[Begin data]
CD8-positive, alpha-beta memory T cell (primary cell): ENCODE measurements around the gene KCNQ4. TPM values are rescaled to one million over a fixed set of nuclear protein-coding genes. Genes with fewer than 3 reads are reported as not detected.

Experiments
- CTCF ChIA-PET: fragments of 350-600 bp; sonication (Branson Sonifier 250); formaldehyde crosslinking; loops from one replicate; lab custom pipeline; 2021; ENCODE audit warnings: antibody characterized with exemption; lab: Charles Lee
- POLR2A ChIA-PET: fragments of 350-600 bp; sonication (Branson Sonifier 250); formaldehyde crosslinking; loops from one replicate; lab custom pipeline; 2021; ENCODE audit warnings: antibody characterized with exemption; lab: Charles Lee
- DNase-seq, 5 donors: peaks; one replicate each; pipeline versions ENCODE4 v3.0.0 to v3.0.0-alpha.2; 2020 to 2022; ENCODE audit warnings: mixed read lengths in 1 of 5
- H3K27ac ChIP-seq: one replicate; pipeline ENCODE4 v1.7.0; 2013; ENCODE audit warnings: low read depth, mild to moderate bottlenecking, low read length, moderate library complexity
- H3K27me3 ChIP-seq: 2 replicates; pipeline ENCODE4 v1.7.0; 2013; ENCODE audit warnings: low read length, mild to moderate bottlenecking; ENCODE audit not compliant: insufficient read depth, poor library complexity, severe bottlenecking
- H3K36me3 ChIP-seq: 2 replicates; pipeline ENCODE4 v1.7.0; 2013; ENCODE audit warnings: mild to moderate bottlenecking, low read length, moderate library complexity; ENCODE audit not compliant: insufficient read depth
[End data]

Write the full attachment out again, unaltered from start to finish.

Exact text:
CD8-positive, alpha-beta memory T cell (primary cell): ENCODE measurements around the gene KCNQ4. TPM values are rescaled to one million over a fixed set of nuclear protein-coding genes. Genes with fewer than 3 reads are reported as not detected.

Experiments
- CTCF ChIA-PET: fragments of 350-600 bp; sonication (Branson Sonifier 250); formaldehyde crosslinking; loops from one replicate; lab custom pipeline; 2021; ENCODE audit warnings: antibody characterized with exemption; lab: Charles Lee
- POLR2A ChIA-PET: fragments of 350-600 bp; sonication (Branson Sonifier 250); formaldehyde crosslinking; loops from one replicate; lab custom pipeline; 2021; ENCODE audit warnings: antibody characterized with exemption; lab: Charles Lee
- DNase-seq, 5 donors: peaks; one replicate each; pipeline versions ENCODE4 v3.0.0 to v3.0.0-alpha.2; 2020 to 2022; ENCODE audit warnings: mixed read lengths in 1 of 5
- H3K27ac ChIP-seq: one replicate; pipeline ENCODE4 v1.7.0; 2013; ENCODE audit warnings: low read depth, mild to moderate bottlenecking, low read length, moderate library complexity
- H3K27me3 ChIP-seq: 2 replicates; pipeline ENCODE4 v1.7.0; 2013; ENCODE audit warnings: low read length, mild to moderate bottlenecking; ENCODE audit not compliant: insufficient read depth, poor library complexity, severe bottlenecking
- H3K36me3 ChIP-seq: 2 replicates; pipeline ENCODE4 v1.7.0; 2013; ENCODE audit warnings: mild to moderate bottlenecking, low read length, moderate library complexity; ENCODE audit not compliant: insufficient read depth